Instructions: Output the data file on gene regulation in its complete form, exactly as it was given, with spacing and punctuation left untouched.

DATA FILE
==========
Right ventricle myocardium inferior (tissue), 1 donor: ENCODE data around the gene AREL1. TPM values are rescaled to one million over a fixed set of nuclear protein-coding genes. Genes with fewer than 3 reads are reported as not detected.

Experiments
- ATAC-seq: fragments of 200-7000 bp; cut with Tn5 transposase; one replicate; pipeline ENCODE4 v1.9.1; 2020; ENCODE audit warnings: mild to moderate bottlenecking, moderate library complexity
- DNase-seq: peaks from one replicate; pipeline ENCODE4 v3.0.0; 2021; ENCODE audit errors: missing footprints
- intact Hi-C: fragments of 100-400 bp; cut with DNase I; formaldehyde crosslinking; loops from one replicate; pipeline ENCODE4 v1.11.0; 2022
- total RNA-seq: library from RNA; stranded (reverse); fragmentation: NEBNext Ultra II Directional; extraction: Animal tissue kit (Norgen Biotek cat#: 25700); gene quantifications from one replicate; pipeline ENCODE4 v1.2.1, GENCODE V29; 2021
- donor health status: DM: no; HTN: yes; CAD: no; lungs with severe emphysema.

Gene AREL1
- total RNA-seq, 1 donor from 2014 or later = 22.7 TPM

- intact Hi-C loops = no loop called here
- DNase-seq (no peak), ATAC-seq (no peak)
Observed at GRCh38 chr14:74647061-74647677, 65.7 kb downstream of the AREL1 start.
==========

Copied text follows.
Right ventricle myocardium inferior (tissue), 1 donor: ENCODE data around the gene AREL1. TPM values are rescaled to one million over a fixed set of nuclear protein-coding genes. Genes with fewer than 3 reads are reported as not detected.

Experiments
- ATAC-seq: fragments of 200-7000 bp; cut with Tn5 transposase; one replicate; pipeline ENCODE4 v1.9.1; 2020; ENCODE audit warnings: mild to moderate bottlenecking, moderate library complexity
- DNase-seq: peaks from one replicate; pipeline ENCODE4 v3.0.0; 2021; ENCODE audit errors: missing footprints
- intact Hi-C: fragments of 100-400 bp; cut with DNase I; formaldehyde crosslinking; loops from one replicate; pipeline ENCODE4 v1.11.0; 2022
- total RNA-seq: library from RNA; stranded (reverse); fragmentation: NEBNext Ultra II Directional; extraction: Animal tissue kit (Norgen Biotek cat#: 25700); gene quantifications from one replicate; pipeline ENCODE4 v1.2.1, GENCODE V29; 2021
- donor health status: DM: no; HTN: yes; CAD: no; lungs with severe emphysema.

Gene AREL1
- total RNA-seq, 1 donor from 2014 or later = 22.7 TPM

- intact Hi-C loops = no loop called here
- DNase-seq (no peak), ATAC-seq (no peak)
Observed at GRCh38 chr14:74647061-74647677, 65.7 kb downstream of the AREL1 start.